How Can You Use iBiome-Wetland?

So often students are asked to use models in their learning process. However, NGSS situates learners as creators, engaging them also in the development of models. This positions students to take an active role in their learning. Using iBiome-Wetland data, students can use evidence to “collaboratively develop … a model based on evidence that shows the relationships among variables for frequent and regular occurring events” (developing and using models). Here are ideas for engaging learners in NGSS science and engineering practices.

Developing and Using Models: The iBiome-Wetland app is chock full of great interactive modeling opportunities of increasing complexity with diverse wetland organisms. This complexity also means that students can stall out in this app if they do not carefully listen to/read the information provided about the organisms from each biome. Help them tune in to the modeling tasks by pairing this app experience with hands-on modeling work; the hands-on component will also provide scaffolds for diverse learners. Provide students with cutout cards of the biotic and abiotic ecosystem components from the app. Give each student several organism/environment cards and pair them with another students who has several (likely different) cards. Task student pairs with developing a model of the biotic components of the wetland ecosystem using the organism cards they were given. Give them the option of trading organism cards with other student pairs to build toward the most complete ecosystem model possible. Keep extra cards on hand to offer student pairs a one-time option to add one specific organism or environmental component they need for their models.

Start making your cutouts by first taking a screenshot of the completed food web in-app showing all the organisms. Then print out copies of the full food web and cut out individual organisms to make cards. Pair the real-world food web modeling activity with ongoing access to the app so students can go back into the app to research their organisms, environmental components, and their relationships with others in the ecosystem. Empower your students to experiment with system variables and use the predictive power of their models by framing this activity around an essential inquiry question such as “Is your ecosystem healthy?” Have students test out changes to the populations of their ecosystem species and craft a claim using evidence from their biodome models detailing why they think their models reflect healthy or unhealthy systems. This is also a great way to address the Sun’s role as the original source of energy for all organisms in the ecosystem (5-PS3-1).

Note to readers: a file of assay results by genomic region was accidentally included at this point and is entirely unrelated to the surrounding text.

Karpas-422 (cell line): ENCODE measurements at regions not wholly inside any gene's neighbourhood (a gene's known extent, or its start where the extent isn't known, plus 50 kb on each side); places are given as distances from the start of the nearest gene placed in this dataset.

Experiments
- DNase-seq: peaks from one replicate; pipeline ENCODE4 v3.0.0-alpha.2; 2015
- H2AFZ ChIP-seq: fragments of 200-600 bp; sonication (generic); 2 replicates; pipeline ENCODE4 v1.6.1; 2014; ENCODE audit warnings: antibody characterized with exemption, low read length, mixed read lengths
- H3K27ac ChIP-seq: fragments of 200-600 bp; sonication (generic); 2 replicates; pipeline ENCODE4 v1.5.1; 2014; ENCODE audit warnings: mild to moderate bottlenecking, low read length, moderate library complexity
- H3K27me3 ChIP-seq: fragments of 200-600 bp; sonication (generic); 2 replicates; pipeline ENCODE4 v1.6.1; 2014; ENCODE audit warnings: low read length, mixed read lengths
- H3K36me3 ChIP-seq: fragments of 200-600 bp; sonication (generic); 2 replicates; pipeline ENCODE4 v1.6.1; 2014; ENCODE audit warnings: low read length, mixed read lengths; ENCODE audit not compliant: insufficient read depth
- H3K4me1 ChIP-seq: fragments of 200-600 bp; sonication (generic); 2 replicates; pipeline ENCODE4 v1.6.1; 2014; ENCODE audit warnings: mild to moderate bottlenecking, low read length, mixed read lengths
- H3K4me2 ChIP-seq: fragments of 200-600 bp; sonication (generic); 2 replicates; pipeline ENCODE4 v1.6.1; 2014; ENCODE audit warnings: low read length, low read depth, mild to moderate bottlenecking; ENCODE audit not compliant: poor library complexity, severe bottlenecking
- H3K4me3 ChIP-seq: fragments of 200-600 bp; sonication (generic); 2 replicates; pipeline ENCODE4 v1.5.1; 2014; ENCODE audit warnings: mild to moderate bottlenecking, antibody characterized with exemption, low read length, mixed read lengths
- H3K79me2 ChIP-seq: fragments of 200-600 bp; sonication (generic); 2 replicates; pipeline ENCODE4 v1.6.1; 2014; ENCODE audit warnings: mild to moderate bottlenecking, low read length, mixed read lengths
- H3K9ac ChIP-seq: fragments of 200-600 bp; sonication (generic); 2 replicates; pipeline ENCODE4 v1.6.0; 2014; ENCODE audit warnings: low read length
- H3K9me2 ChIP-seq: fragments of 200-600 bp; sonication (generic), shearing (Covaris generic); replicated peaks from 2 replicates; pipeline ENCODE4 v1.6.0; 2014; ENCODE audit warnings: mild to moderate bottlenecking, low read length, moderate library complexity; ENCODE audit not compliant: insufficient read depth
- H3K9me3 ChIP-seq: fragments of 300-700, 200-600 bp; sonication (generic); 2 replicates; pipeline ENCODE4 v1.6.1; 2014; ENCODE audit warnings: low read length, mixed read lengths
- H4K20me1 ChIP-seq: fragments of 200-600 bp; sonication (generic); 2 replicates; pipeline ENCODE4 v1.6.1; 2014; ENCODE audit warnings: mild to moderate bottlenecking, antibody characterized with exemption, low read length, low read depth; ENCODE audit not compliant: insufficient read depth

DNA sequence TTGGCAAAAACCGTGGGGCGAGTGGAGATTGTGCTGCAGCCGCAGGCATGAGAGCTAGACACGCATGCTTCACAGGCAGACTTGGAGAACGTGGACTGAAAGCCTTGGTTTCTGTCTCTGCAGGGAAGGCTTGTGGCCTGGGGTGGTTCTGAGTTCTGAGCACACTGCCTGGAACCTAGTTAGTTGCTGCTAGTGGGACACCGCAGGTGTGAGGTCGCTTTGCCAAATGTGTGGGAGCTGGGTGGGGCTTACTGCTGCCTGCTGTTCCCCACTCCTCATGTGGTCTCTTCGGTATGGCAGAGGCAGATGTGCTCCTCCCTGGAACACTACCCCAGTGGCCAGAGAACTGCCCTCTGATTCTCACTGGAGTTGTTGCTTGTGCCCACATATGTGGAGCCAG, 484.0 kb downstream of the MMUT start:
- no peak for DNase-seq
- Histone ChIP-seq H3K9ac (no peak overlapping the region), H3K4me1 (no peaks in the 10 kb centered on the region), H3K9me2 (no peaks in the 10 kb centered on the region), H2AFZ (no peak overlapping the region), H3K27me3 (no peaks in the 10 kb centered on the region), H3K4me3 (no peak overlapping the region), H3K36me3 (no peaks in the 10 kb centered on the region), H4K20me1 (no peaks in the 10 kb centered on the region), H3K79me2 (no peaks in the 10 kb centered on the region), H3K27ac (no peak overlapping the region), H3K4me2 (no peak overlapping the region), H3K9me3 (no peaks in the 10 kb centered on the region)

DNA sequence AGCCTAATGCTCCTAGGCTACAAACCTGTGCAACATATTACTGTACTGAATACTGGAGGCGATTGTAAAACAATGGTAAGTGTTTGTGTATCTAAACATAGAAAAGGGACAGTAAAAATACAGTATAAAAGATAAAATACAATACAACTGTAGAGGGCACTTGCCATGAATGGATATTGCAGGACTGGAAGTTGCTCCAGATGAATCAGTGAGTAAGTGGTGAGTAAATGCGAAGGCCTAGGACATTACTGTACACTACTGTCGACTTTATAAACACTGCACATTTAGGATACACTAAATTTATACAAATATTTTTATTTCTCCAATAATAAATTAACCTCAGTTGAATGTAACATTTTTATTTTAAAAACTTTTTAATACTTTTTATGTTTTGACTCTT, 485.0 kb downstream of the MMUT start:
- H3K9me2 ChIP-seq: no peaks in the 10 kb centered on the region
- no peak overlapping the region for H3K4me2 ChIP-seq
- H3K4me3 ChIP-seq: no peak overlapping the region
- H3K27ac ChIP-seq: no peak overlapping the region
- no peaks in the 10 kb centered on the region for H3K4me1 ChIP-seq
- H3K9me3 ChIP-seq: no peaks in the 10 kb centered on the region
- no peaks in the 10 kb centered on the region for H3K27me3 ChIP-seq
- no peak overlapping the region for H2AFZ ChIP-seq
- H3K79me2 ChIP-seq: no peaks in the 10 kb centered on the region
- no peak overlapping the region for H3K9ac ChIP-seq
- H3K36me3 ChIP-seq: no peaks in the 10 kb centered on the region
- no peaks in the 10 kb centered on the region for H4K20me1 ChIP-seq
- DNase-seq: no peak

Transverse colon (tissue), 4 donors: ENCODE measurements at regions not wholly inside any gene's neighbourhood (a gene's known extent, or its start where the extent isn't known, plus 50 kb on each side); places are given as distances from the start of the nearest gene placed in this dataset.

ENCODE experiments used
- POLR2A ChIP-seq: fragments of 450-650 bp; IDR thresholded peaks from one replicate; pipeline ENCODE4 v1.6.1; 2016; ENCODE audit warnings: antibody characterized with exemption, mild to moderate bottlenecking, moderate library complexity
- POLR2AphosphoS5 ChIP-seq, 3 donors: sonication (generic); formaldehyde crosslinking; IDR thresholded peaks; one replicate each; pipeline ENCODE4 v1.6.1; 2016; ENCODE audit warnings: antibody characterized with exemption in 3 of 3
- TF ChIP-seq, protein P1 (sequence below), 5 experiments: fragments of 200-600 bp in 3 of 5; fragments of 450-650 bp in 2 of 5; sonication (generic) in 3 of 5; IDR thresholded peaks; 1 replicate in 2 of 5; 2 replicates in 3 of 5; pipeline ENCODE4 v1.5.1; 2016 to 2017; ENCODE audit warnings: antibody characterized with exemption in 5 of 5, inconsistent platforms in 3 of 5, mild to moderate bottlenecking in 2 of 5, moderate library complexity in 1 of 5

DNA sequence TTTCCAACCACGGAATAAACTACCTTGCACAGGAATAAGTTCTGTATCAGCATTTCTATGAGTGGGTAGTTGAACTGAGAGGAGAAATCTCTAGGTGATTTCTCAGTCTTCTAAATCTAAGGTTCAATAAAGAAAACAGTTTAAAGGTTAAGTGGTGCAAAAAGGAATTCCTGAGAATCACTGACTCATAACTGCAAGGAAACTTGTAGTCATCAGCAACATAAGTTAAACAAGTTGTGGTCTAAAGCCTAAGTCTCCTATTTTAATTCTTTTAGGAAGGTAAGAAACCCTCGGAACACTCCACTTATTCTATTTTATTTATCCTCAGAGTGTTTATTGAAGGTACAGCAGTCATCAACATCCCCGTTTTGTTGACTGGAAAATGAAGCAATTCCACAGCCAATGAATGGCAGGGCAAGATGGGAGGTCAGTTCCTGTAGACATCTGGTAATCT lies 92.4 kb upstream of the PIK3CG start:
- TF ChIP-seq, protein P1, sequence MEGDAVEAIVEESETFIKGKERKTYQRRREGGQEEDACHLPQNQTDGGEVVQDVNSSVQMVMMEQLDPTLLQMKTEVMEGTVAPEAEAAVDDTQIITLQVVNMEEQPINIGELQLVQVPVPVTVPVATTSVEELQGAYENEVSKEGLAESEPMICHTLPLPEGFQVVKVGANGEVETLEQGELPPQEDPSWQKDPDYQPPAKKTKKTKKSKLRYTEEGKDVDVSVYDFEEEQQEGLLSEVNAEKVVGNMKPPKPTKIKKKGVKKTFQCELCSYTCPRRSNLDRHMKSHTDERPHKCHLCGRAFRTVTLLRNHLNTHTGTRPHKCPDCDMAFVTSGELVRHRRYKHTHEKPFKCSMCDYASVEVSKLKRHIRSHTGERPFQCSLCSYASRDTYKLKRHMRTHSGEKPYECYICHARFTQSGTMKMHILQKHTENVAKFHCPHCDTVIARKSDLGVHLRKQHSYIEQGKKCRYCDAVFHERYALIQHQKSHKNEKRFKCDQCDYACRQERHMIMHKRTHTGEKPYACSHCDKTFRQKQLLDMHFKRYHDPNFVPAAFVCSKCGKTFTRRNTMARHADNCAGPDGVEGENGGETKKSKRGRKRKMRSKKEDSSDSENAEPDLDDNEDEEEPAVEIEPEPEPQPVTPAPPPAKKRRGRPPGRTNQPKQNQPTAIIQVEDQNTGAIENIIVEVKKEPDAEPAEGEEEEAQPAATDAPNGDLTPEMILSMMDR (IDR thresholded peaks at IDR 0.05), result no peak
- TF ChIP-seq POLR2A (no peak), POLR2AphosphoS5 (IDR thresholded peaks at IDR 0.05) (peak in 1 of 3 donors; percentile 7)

Online Resources

iBiome-Wetland Website:

iBiome-Wetland Education Edition Lesson Plan:

First 8 Studios Apps:

Shadow Play Website:

Shadow Play Curriculum Guide:

Shadow Play Family Science Fun Guide:

Performance expectations from NGSS@NSTA

Developing and Using Models:

Analyzing and Interpreting Data:

Heather Pacheco-Guffrey ( is an associate professor and researcher of science/engineering methods and technology applications in STEM for elementary and early childhood teachers at Bridgewater State University in Massachusetts. Questions, comments, and app ideas are always welcome! Follow me on Twitter @DrPGSTEM.


Dominguez, X., et al. 2022. Using technology to support early science teaching and learning. NAEYC.

Pacheco-Guffrey, H.A. 2019. Tech Talk: Motion and stability: Forces and interactions. Science and Children 56 (7): 16–19.

Pacheco-Guffrey, H.A. 2021. Tech Talk: Tech-Rich approaches to three-dimensional teaching. Science and Children 59 (1): 14–17.

iBiome-Wetland Website:

iBiome-Wetland Education Edition Lesson Plan:

First 8 Studios Apps:

Shadow Play Website:

Shadow Play Curriculum Guide:

Shadow Play Family Science Fun Guide:

Developing and Using Models:

Analyzing and Interpreting Data:

Disciplinary Core Ideas NGSS Pedagogy Science and Engineering Practices Teaching Strategies Elementary